The pandemic provided an unforeseen opportunity for Rob Chilton. “When school shut down in March 2020, I decided to make videos lessons to continue teaching my beginning band students,” he explains. “I decided that the option that provided the most value would be investing my time in strengthening my students’ literacy from home. Teaching the nuts and bolts of rhythm, staff notation and piano keyboard seemed to be easier to do remotely than monitoring their embouchure, hand position and other elements of performing.”
Starting with a basic camera, white board and colored dry-erase markers, Chilton soon began experimenting with graphic design and more professional software. He then added special effects and different characters into his lessons. Videos became a viable virtual tool to teach his students at Killian Middle School in Lewisville, Texas, throughout the 2020-2021 school year.
In May 2021, Chilton made the tough decision to leave the classroom to develop his video series that he named RC Theory, which is geared for beginning band, orchestra and choir classrooms. During its first year, RC Theory was used in 12 schools in two states. Currently, it is being taught in 85 schools across 10 states. “I’ve had the opportunity to visit multiple schools that use RC Theory, and the reception has been incredible,” Chilton says. “Students tell me that they love the videos and often ask for autographs and want me to do impressions of myself from the videos!”
Music educators say that RC Theory introduces concepts quickly and efficiently and makes reading music fun. They also tell Chilton that the series of 36 weekly videos lessons gives them a little breathing room in their busy schedules.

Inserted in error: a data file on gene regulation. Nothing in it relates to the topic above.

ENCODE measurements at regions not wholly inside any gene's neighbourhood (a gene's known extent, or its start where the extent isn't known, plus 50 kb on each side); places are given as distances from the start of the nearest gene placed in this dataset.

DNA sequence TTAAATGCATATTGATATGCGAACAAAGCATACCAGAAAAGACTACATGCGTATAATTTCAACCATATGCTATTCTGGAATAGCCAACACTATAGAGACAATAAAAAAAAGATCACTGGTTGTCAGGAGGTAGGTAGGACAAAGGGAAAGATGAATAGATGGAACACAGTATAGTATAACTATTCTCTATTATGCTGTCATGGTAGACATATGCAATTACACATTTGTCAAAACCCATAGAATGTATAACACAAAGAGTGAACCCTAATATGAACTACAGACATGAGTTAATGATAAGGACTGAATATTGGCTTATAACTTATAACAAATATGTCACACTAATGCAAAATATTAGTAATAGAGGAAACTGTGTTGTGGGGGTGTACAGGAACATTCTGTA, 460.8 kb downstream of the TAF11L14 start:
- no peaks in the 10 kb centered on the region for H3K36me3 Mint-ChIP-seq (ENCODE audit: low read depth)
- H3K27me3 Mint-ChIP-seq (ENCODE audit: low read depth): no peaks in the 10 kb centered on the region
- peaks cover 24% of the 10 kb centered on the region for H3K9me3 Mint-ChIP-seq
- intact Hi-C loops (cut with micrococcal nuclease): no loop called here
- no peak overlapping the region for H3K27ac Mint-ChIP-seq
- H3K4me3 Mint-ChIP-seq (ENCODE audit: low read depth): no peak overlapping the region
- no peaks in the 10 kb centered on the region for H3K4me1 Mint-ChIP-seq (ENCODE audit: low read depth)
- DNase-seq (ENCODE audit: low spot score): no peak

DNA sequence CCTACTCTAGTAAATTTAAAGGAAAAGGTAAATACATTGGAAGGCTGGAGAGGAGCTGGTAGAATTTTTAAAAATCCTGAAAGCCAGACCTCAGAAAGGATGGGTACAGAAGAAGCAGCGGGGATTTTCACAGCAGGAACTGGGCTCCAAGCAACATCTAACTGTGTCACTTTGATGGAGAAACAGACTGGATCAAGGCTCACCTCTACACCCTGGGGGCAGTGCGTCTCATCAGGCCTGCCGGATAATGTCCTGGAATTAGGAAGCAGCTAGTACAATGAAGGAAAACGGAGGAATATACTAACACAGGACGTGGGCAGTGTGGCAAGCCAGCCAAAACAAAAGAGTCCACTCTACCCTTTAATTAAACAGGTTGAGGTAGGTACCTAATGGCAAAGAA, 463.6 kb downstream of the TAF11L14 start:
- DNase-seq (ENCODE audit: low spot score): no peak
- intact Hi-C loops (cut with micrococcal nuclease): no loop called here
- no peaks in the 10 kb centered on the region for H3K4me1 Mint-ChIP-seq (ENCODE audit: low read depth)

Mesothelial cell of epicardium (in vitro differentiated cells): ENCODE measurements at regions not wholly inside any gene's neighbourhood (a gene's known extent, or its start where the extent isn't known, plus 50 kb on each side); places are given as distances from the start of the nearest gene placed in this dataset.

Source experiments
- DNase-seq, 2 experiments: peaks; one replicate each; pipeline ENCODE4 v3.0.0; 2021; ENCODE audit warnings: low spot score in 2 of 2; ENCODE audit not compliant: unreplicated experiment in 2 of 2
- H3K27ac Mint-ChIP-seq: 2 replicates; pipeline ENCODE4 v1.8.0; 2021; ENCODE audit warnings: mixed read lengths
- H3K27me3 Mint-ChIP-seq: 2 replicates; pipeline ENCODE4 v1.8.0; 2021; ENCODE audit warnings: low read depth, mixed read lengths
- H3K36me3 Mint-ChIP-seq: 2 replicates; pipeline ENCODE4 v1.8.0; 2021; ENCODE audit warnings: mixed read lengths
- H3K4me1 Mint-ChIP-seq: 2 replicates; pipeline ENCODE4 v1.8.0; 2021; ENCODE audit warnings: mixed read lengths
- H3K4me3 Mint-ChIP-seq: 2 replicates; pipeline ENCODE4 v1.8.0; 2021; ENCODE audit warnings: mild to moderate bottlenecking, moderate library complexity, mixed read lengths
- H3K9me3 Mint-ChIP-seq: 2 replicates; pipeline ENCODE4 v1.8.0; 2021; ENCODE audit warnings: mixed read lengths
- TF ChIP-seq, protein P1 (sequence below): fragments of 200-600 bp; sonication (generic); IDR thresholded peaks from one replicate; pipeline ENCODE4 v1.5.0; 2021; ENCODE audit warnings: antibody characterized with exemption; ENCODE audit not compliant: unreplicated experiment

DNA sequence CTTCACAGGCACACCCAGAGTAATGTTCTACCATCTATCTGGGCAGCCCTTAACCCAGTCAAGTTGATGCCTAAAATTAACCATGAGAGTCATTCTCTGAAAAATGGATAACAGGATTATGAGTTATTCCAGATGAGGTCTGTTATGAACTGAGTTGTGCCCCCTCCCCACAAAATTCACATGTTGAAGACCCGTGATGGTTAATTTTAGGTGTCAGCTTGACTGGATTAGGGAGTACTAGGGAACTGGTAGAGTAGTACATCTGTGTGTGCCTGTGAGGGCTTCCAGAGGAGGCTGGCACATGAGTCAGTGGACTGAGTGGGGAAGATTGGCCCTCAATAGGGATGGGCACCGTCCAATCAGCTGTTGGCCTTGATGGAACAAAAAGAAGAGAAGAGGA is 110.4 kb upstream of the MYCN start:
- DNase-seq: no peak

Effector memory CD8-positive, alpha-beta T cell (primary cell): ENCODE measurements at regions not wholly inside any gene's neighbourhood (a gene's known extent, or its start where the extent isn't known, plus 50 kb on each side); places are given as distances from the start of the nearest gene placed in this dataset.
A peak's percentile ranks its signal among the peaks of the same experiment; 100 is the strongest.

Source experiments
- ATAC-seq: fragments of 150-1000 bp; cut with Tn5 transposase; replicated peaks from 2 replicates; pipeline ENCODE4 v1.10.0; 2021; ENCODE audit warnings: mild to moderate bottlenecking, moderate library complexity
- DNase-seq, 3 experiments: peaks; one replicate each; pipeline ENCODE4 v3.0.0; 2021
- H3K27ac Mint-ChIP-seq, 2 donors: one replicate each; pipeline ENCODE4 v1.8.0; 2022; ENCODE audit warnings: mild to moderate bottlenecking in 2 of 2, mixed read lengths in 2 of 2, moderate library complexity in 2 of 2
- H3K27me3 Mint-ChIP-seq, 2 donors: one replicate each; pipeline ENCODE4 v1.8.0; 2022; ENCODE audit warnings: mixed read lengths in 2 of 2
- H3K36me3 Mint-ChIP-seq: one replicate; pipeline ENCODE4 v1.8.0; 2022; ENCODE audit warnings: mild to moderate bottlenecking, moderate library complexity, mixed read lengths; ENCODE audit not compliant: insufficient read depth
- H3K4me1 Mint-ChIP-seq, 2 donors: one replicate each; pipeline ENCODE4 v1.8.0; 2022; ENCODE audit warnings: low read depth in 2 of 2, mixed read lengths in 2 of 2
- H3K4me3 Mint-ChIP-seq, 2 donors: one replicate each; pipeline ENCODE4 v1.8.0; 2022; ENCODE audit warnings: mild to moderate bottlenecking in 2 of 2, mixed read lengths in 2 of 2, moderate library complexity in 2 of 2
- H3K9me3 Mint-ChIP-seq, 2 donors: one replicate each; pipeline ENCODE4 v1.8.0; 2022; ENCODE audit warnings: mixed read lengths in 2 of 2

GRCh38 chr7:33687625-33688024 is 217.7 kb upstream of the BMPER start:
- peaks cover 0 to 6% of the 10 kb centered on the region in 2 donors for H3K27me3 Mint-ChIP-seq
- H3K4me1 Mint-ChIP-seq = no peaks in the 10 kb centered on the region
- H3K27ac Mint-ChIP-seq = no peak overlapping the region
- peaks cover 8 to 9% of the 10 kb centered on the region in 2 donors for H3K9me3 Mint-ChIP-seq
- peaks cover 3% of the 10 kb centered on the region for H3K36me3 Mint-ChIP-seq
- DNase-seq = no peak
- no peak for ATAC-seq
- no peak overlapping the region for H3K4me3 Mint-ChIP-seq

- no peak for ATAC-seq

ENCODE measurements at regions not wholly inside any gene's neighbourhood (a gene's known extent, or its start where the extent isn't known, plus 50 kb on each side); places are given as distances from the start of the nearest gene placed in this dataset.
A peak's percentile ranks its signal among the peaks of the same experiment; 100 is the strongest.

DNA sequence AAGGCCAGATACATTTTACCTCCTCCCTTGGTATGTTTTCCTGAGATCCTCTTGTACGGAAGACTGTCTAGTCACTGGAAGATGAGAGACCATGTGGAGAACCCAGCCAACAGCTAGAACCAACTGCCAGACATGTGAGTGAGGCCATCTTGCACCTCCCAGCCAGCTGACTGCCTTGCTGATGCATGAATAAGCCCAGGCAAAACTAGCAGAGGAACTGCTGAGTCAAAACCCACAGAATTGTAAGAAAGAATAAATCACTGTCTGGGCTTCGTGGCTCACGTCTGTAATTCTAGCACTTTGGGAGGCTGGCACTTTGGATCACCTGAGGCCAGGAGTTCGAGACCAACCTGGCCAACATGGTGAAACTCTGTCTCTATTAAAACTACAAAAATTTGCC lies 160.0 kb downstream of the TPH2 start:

Chilton started RC Theory as a way to connect with today’s generation of learners, who are living in a drastically different world than the one he grew up in the 1990s. “They play video games, watch YouTube and scroll social media,” he says. “My videos are professionally made but with a YouTube feel. Colorful graphics, special effects and quick dialogue make learning to read music feel more relevant to today’s generation.”
Chilton’s immediate goal is to reach more music educators to introduce them to RC Theory and how it can help streamline their musical literacy instruction. His long-term goal is to develop more content that positively impacts the experiences of both teachers and students. “The job of a teacher isn’t getting easier, and I want to bring relief to the table to empower educators to do their job with efficiency and longevity.” Chilton says. “For students, I want to make learning to read music fun and desirable!”